Photo: Bobby Rolfe addresses the crowd at a town hall meeting in Kingsport March 15. Photo by Scott Robertson
By Scott Robertson
Economic development in Tennessee is on a roll, and the new man heading up the state’s efforts in that regard says he’s not about to do anything to slow that trend. Former investment banker Bob Rolfe (he introduces himself as Bobby) told a crowd of economic developers, elected officials and reporters in Kingsport last month he plans to continue the aggressive approach that has worked so well over the last few years under preceding Commissioners of Economic and Community Development Bill Haggerty and Randy Boyd.
“Bill’s focus was large projects with high-paying jobs and a whole lot of capital investment,” Rolfe said, “and then Commissioner Boyd for the last two years did a fantastic job of taking what Commissioner Haggerty built and expanding it to include his own initiatives. My job is to take the balance of the two and keep us moving forward. We’re not going to go left and we’re not going to go right. We’re going to keep the ship in the middle of the harbor.”
That having been said, Rolfe added, keeping it in the middle of the harbor doesn’t mean he won’t accelerate when opportunities arise. “We’re going to play offense,” Rolfe said, “and we’re going to be successful. Our job as the chief recruiting officers for our state is to create jobs – to create good, high-paying jobs – both from our companies that are already here, and by recruiting companies from outside the state. That is top of mind every day.”
Rolfe credited the rank-and-file staffers at the economic and community development department for creating the successes he hopes to build upon. “This department had great success before I got here, and they will have great success long after I depart,” Rolfe said. “Our goal has been to be No.1 in the Southeast, and that has not changed.”
The department could take at least some credit for the creation of more than 21,000 jobs in Tennessee last year, including 7,000 in Northeast Tennessee alone, Rolfe said. More than 55 percent of those jobs provided wages higher than the median wage in the counties in which they came to be.
In addition, Rolfe said, Tennessee benefitted from $5.31 billion in capital investment last year through 159 economic development projects in which the department of Economic and Community Development played a role.
At a time when many other states are cutting back on their economic development expenditures, Rolfe said, Tennessee sees the value in continuing to grow the employment base. The state spent about $3,000 per job created last year, he said, saying it was a sound investment. Department of Economic and Community Development figures quote an annual rate of return on that $3,000 figure at 47.5 percent.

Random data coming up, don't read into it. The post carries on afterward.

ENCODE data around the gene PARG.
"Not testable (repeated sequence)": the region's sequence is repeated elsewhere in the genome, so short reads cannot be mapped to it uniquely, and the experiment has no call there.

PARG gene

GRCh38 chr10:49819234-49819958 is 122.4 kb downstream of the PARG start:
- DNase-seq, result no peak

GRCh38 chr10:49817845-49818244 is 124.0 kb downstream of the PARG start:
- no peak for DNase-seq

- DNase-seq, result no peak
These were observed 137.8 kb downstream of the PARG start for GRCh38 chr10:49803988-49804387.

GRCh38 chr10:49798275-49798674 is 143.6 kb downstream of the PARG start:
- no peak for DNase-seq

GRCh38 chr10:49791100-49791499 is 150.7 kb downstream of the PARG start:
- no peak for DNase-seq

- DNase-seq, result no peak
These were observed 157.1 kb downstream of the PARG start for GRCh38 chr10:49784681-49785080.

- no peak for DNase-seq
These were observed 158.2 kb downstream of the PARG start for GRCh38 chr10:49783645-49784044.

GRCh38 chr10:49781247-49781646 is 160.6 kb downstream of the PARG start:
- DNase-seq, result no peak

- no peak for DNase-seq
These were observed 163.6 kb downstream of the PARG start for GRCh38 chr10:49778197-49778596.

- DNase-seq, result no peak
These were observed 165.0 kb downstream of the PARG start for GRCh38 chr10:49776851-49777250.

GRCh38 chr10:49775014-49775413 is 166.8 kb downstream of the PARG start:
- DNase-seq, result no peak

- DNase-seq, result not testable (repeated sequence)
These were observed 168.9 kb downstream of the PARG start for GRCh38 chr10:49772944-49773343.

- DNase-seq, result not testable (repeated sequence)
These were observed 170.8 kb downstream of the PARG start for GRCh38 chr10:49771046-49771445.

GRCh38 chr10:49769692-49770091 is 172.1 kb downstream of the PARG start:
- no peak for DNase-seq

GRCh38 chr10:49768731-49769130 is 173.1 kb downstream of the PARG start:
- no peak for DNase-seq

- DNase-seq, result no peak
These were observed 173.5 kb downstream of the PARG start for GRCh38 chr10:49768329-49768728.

In addition to each job created, Rolfe said, “The multiplier of that when new industry expands is other satellite suppliers.” Business breeds business, Rolfe said, and business expansion breeds more expansion. “At the same time, if we didn’t invest in new companies, when they have expansion opportunities, our opportunities to benefit from that are between zero and zero percent.”
“We have a goal to have the lowest unemployment rate in the South by 2025,” Rolfe continued. “That speaks volumes about what we’re all about, which is job creation and job expansion.”
The marketplace of states angling to bring in new high-paying jobs is still quite competitive, despite some states’ decision to cut recruitment funding, Rolfe said. “We have observed trends in other states where the legislatures have said, ‘We’re not going to fund these incentives. Companies are saying, ‘That’s fine. We’ll just take your state off our list.’ So I just want you guys to know we have a host of economic incentives and our governor has made a conscious decision that we are going to be competitive. That means putting our best foot forward, and that means having all the tools in the toolbox. At the end of the day, that makes our job easier.”
One potential headwind for Rolfe’s metaphorical ship in the harbor is the Trump administration’s plan to cut funding to entities including the Appalachia Regional Commission. Of the Department of Economic and Community Development’s total budget last year, around $30 million came in the form of federal grants. “We were successful in deploying those dollars in creating successes across the state,” acknowledged Rolfe.
At this point, he admitted, the state’s strategy for dealing with the possibility of those cuts isn’t tremendously proactive. “I’ll share with you what the governor shared with me Monday night on a recruiting trip. That is the fact that those cuts, in his opinion, will not likely happen in Washington – at least not as we look forward through the next year. We know there is a whole lot of energy around not only slashing those budget dollars, but the whole other universe that’s attached to the president’s proposed budget. We can just simply say, ‘We don’t think it’s going to happen in the short term.’ What happens down the road we really don’t know. But sharing with you the intelligence the governor shared with us, we really don’t think those cuts will stick.”
In other words, the state’s plan is to hope the money is still there when the federal budget is approved.
“We are hopeful,” Rolfe said. “We understand that we’re in a very different environment, and that it’s not business as usual. I’m not sure what will happen the next couple of years in Washington, but we’re confident those funds will stay intact for the next year.”